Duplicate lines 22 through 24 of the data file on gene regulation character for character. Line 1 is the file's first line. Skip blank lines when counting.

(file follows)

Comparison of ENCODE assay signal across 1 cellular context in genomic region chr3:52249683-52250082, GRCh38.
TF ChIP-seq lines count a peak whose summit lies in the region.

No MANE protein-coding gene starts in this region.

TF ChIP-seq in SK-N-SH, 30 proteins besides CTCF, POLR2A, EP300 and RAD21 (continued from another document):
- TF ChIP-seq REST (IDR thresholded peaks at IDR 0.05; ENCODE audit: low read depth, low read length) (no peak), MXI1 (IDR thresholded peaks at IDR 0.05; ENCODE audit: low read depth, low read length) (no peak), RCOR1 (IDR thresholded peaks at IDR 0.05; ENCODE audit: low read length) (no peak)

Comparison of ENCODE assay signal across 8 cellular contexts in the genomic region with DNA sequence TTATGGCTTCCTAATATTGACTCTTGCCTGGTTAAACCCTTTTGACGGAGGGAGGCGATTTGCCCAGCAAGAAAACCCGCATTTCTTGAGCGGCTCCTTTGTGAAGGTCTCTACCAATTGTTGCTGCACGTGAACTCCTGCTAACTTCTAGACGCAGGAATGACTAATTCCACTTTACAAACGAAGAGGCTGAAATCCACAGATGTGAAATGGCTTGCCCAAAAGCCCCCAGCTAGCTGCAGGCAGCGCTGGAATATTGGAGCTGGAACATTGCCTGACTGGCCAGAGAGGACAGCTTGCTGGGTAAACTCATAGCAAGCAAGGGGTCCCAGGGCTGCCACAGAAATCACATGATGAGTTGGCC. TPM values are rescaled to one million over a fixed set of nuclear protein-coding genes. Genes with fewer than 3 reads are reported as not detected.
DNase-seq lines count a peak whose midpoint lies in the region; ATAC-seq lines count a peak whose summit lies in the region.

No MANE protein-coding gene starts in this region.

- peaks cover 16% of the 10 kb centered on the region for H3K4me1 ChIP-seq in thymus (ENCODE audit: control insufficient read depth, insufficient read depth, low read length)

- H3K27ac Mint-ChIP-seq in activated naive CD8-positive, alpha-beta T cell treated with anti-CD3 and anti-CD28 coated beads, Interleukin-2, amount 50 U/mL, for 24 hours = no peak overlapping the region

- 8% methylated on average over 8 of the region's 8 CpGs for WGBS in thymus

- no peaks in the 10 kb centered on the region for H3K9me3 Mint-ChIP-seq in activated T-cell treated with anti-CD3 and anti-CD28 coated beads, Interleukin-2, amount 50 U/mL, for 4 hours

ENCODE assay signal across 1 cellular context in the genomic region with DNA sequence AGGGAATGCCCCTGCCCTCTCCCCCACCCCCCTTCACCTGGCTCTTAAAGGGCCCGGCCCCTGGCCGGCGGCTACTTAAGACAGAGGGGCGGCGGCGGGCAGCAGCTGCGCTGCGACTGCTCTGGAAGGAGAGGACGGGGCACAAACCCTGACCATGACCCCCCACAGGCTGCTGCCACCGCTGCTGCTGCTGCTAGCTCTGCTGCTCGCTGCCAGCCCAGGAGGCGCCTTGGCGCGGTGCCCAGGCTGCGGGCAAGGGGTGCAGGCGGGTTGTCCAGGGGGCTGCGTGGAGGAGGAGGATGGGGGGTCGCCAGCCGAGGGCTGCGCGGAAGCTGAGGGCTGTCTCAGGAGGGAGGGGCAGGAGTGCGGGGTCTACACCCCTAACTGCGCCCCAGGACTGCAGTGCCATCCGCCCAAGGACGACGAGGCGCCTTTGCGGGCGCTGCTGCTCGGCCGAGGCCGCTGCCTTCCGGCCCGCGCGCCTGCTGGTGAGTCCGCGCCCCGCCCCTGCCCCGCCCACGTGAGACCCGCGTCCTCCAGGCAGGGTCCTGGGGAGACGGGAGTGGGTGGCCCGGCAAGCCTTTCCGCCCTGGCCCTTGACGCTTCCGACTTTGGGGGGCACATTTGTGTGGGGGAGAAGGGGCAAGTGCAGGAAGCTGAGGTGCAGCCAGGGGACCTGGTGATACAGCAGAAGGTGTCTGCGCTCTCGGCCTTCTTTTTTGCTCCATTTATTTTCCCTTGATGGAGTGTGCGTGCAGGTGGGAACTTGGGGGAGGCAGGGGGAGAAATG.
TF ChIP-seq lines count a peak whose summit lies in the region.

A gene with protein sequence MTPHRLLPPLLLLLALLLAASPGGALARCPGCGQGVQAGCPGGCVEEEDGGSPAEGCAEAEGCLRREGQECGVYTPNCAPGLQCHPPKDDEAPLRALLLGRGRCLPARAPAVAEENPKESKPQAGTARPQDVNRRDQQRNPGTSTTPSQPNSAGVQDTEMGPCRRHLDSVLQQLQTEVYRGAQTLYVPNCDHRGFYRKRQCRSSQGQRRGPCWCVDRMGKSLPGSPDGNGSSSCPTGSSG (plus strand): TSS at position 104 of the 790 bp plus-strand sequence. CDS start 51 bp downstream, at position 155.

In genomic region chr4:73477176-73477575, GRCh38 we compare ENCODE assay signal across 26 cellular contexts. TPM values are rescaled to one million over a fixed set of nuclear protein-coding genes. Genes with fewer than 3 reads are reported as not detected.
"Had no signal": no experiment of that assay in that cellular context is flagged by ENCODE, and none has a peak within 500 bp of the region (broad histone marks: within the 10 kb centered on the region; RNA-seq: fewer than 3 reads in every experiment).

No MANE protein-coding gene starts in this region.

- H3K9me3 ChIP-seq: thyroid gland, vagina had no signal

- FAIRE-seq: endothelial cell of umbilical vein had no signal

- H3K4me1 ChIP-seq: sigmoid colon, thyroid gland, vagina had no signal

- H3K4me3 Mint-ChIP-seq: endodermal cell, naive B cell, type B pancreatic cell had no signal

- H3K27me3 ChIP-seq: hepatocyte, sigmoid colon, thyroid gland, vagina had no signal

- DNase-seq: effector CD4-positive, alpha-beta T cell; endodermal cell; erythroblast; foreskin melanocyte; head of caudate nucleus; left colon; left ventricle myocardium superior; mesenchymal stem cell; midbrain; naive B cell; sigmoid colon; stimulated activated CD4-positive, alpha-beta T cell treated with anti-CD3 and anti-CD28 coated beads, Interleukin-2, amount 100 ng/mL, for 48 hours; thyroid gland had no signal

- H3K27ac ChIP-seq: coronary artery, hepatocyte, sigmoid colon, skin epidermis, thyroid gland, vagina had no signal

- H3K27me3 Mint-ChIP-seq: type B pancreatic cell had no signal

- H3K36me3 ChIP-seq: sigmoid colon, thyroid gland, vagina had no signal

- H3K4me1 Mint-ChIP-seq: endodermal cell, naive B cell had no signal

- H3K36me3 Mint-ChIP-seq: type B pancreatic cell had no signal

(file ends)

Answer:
- H3K4me3 Mint-ChIP-seq: endodermal cell, naive B cell, type B pancreatic cell had no signal

- H3K27me3 ChIP-seq: hepatocyte, sigmoid colon, thyroid gland, vagina had no signal

- DNase-seq: effector CD4-positive, alpha-beta T cell; endodermal cell; erythroblast; foreskin melanocyte; head of caudate nucleus; left colon; left ventricle myocardium superior; mesenchymal stem cell; midbrain; naive B cell; sigmoid colon; stimulated activated CD4-positive, alpha-beta T cell treated with anti-CD3 and anti-CD28 coated beads, Interleukin-2, amount 100 ng/mL, for 48 hours; thyroid gland had no signal